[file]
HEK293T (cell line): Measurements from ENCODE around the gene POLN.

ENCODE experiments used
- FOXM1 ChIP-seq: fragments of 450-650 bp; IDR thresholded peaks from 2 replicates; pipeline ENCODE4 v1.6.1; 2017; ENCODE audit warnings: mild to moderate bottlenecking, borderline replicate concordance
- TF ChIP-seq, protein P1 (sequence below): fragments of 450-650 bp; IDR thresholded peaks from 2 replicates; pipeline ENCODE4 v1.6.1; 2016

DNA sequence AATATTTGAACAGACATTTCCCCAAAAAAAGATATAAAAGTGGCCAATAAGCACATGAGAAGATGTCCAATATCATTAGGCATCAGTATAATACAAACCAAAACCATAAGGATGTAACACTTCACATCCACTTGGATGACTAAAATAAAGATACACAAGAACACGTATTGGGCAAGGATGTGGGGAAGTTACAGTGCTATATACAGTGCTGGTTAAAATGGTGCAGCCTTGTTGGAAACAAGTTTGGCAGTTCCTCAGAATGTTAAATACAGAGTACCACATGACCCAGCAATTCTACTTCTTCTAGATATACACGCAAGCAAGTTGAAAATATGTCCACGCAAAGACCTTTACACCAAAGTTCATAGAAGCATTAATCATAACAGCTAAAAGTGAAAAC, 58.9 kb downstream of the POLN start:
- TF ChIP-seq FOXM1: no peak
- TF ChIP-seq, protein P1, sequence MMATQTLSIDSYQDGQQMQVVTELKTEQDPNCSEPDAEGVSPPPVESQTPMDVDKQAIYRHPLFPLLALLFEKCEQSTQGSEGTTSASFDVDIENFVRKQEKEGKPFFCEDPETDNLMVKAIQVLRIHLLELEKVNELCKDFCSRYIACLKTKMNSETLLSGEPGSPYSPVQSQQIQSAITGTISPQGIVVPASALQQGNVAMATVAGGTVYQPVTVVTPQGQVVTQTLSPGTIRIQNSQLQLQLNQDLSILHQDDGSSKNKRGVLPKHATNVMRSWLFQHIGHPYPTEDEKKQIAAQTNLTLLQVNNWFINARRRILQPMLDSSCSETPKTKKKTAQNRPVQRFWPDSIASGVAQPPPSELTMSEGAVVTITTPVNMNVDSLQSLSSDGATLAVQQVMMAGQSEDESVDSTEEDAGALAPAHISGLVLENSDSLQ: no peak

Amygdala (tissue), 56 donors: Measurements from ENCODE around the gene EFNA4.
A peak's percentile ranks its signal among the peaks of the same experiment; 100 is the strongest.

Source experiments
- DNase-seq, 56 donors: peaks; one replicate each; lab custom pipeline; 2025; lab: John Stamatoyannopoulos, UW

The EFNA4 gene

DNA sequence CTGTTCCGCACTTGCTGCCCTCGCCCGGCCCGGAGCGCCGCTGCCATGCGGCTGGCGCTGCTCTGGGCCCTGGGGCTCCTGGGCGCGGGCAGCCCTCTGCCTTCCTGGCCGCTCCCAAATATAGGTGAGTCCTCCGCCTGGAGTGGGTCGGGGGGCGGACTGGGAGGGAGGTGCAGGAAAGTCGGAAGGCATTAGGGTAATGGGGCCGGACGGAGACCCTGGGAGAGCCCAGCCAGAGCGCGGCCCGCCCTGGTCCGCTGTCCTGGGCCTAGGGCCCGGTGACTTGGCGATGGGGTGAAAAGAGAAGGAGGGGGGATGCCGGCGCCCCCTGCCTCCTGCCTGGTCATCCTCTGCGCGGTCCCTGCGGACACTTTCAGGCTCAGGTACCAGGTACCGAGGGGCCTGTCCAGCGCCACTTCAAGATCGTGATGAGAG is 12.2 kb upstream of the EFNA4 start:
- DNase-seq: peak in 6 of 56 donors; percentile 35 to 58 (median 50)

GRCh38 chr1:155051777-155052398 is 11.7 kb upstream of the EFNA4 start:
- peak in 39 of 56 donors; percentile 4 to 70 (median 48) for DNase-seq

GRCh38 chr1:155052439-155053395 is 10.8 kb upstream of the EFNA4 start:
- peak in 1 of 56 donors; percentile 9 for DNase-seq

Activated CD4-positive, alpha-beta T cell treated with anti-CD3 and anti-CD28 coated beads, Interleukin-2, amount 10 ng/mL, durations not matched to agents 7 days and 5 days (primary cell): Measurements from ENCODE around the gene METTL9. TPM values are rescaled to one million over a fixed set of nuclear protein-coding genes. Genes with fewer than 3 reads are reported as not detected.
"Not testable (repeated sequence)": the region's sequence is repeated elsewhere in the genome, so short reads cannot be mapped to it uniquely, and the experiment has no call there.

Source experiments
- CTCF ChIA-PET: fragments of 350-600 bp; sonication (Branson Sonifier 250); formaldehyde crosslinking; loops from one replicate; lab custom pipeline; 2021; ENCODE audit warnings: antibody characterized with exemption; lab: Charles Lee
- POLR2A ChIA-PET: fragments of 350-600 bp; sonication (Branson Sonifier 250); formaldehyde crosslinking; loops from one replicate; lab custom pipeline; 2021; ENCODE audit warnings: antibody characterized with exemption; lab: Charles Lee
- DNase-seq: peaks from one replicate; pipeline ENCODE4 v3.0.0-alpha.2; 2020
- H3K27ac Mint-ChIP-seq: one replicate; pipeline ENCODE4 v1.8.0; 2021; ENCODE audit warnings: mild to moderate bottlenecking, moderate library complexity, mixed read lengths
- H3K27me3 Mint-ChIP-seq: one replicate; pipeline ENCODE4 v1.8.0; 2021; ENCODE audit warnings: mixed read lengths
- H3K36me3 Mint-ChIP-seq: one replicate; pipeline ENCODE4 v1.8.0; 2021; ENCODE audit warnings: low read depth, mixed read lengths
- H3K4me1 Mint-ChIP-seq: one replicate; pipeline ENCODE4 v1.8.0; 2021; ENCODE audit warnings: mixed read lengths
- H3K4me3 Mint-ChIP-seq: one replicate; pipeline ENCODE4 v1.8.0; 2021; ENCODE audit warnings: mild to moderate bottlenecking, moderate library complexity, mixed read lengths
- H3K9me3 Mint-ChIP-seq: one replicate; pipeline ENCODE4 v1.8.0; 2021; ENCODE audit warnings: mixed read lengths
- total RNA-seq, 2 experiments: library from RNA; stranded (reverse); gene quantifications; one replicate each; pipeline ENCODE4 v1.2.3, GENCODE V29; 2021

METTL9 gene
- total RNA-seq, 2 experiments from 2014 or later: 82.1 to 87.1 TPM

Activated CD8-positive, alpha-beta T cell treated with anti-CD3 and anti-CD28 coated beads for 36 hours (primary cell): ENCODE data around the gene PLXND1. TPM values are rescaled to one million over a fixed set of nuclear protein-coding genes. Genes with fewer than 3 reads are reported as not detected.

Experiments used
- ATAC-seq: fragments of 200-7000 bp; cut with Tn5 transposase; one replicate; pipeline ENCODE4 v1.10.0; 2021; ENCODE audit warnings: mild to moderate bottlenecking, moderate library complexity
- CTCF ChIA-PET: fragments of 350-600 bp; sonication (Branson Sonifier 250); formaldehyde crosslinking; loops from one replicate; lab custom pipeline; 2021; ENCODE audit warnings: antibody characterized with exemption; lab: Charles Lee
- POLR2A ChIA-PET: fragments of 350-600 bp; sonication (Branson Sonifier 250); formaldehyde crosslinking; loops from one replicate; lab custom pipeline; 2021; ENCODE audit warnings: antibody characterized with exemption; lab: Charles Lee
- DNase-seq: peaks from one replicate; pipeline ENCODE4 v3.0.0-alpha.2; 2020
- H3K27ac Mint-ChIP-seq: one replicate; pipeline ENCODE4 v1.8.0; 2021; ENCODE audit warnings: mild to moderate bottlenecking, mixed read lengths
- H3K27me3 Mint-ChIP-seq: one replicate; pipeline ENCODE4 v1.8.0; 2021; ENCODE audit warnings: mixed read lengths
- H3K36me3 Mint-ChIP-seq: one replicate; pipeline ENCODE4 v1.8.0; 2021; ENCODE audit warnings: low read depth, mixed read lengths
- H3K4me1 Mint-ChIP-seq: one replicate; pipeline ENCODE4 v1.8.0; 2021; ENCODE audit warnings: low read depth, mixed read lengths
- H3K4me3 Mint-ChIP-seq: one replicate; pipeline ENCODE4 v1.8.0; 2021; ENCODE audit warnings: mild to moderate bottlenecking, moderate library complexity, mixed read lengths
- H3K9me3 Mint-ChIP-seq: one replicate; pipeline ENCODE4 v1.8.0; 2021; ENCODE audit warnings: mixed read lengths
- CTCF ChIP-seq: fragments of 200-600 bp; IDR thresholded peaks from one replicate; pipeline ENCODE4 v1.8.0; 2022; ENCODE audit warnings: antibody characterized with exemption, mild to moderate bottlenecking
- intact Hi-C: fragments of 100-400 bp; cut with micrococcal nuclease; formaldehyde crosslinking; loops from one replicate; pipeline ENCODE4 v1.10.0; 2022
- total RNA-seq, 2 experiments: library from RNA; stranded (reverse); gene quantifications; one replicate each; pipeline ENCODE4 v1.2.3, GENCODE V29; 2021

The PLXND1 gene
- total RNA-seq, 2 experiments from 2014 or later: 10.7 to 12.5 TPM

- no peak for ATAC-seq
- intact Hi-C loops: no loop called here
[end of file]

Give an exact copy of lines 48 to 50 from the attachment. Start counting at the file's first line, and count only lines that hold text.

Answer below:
- total RNA-seq, 2 experiments: library from RNA; stranded (reverse); gene quantifications; one replicate each; pipeline ENCODE4 v1.2.3, GENCODE V29; 2021

The PLXND1 gene
- total RNA-seq, 2 experiments from 2014 or later: 10.7 to 12.5 TPM